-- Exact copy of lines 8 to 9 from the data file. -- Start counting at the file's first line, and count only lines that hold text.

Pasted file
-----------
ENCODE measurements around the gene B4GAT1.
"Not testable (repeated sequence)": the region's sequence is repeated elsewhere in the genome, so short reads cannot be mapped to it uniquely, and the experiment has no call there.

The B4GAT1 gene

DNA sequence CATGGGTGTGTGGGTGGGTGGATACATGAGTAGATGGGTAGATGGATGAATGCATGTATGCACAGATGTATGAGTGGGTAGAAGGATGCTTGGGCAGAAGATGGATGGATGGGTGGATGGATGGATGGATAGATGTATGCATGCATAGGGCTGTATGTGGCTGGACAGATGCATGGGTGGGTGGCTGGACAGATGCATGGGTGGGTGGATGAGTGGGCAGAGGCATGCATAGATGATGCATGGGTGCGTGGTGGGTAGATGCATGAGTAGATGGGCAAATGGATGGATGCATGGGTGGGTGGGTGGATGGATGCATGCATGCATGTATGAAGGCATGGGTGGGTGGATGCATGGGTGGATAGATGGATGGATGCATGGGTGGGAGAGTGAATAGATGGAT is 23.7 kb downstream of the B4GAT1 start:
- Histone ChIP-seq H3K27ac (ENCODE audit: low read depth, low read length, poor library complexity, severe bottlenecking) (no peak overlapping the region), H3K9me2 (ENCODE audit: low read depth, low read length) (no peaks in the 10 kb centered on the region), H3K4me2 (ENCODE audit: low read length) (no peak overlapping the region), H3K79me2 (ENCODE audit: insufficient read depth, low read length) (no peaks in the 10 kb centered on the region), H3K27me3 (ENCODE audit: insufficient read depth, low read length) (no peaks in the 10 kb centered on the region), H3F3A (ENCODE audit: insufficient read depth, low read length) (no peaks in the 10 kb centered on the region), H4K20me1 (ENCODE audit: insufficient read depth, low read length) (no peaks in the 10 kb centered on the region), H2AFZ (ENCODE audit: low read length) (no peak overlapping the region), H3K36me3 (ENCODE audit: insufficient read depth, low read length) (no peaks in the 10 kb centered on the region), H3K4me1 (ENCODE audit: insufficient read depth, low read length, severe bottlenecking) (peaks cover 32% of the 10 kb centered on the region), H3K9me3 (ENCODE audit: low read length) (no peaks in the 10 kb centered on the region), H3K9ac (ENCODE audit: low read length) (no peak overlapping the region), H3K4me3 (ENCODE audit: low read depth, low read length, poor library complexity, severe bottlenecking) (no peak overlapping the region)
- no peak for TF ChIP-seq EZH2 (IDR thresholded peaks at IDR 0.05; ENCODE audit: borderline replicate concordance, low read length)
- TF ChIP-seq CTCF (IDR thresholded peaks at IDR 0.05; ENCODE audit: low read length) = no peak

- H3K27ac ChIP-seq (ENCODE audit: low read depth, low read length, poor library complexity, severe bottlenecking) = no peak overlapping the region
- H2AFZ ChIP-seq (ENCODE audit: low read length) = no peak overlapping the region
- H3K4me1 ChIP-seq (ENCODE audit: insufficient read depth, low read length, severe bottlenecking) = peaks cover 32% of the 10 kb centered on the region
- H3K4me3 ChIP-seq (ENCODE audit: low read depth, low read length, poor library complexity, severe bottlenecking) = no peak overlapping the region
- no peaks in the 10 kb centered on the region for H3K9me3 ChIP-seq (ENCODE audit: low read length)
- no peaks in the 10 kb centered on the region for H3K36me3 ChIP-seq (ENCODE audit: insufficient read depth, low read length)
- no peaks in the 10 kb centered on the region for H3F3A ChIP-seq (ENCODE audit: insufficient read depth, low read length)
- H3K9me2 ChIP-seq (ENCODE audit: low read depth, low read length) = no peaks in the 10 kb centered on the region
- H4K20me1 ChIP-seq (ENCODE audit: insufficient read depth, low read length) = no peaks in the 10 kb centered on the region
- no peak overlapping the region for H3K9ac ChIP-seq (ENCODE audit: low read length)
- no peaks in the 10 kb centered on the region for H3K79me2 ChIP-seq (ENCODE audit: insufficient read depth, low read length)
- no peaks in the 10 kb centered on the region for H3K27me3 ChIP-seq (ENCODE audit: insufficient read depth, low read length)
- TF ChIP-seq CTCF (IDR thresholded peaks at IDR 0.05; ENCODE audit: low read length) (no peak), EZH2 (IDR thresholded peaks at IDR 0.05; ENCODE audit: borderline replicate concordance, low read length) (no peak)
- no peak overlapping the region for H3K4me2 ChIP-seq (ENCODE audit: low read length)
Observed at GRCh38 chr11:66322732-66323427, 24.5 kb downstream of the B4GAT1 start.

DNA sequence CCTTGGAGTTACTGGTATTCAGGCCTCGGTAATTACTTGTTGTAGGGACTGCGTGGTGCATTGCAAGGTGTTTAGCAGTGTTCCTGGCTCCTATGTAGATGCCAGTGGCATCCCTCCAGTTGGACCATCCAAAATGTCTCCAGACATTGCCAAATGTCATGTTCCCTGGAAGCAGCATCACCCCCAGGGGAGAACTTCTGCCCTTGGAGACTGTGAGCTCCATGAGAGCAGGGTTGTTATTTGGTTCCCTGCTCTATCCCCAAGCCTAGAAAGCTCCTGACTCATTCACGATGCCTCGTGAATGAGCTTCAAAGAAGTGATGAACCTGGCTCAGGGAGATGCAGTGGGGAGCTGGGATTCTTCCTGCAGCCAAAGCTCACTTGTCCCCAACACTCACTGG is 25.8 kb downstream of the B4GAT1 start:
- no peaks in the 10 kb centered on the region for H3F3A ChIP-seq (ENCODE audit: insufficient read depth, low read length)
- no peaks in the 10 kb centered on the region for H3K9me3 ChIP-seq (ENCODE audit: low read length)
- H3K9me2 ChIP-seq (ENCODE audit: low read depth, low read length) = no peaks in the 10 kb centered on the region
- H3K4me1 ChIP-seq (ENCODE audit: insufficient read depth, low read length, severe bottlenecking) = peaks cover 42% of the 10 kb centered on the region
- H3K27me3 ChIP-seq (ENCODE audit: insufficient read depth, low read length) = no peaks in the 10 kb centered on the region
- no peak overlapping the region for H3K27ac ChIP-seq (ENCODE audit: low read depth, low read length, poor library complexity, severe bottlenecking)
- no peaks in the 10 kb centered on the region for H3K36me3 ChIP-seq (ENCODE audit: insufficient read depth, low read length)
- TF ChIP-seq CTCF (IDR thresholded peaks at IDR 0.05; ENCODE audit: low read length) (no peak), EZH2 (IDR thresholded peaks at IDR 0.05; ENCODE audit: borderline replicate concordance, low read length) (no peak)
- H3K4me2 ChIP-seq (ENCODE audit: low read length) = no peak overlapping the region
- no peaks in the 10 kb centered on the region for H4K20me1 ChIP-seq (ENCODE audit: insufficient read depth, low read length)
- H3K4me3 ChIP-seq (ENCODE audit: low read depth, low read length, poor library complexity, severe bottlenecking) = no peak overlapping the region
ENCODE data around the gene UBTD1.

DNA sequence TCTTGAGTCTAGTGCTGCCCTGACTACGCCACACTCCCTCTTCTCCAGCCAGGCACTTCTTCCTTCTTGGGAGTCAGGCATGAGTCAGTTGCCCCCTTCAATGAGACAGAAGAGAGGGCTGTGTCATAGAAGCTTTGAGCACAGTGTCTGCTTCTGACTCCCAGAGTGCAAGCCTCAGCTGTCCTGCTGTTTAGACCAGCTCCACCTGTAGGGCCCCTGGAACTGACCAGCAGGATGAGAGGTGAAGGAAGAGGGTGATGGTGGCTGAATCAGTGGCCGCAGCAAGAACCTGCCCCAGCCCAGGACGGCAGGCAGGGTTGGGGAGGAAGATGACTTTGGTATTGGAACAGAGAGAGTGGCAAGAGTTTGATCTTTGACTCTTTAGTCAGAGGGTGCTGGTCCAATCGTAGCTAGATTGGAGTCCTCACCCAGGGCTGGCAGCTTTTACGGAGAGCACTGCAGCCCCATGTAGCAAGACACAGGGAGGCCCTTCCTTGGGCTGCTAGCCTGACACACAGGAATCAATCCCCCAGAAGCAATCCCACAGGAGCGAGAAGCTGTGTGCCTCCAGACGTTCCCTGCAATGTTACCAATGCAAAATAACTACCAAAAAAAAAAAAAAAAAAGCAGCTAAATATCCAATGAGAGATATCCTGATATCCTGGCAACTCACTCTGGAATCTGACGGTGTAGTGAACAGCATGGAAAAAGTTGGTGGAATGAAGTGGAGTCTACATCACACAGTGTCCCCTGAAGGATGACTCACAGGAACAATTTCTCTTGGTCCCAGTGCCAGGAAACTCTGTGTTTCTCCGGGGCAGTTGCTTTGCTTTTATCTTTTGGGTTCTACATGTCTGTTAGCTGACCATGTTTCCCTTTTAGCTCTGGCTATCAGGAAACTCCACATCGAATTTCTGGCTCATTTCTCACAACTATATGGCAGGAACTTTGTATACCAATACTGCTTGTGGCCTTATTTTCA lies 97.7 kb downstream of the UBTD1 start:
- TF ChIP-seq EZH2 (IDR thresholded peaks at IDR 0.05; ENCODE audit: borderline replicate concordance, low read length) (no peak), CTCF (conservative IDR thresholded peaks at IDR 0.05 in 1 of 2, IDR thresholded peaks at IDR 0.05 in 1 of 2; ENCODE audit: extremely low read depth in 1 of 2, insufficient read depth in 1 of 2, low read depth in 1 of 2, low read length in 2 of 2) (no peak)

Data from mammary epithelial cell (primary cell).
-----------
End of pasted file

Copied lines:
- H3K27ac ChIP-seq (ENCODE audit: low read depth, low read length, poor library complexity, severe bottlenecking) = no peak overlapping the region
- H2AFZ ChIP-seq (ENCODE audit: low read length) = no peak overlapping the region